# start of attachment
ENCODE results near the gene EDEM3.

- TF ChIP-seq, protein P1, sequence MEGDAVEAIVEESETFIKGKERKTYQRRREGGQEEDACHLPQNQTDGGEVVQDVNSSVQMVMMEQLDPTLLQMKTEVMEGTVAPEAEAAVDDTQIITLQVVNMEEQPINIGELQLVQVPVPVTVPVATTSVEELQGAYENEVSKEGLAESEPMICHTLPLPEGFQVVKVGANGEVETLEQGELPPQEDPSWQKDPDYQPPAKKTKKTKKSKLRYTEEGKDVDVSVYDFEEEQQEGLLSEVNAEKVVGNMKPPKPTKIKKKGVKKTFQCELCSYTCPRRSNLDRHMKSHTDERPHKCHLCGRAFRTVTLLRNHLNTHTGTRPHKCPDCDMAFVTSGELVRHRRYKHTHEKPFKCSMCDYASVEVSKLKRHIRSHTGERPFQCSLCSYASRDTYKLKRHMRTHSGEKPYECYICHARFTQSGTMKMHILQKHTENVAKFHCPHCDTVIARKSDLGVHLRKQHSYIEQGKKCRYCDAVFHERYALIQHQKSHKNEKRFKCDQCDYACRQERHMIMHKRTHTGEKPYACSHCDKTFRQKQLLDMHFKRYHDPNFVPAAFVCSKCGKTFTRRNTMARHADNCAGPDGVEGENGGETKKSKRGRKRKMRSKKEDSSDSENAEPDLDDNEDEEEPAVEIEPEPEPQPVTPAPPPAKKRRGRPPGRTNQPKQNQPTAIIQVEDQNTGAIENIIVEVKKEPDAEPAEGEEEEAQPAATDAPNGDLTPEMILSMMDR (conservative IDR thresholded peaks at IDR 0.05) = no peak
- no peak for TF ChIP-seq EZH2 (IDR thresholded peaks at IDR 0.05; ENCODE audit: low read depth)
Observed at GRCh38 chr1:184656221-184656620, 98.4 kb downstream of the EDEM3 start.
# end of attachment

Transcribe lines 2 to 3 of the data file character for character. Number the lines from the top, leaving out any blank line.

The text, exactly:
- TF ChIP-seq, protein P1, sequence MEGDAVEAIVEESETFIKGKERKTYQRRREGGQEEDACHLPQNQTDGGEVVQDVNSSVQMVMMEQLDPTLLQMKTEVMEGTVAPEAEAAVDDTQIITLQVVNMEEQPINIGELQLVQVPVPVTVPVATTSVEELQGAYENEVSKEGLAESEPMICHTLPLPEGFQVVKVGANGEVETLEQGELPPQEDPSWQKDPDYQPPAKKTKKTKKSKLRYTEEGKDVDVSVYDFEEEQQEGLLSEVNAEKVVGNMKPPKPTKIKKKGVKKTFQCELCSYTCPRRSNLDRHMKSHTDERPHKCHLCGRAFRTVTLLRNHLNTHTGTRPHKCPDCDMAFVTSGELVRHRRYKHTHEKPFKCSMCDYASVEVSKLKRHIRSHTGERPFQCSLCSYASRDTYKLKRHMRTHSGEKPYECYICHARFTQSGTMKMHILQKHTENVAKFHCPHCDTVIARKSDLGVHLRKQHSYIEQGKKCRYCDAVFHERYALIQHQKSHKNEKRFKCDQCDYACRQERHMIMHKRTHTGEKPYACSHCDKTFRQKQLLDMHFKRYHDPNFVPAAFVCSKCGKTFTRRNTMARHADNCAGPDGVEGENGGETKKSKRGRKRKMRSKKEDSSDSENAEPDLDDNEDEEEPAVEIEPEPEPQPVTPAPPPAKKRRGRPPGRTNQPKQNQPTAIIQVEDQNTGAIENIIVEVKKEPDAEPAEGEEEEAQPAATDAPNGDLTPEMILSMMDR (conservative IDR thresholded peaks at IDR 0.05) = no peak
- no peak for TF ChIP-seq EZH2 (IDR thresholded peaks at IDR 0.05; ENCODE audit: low read depth)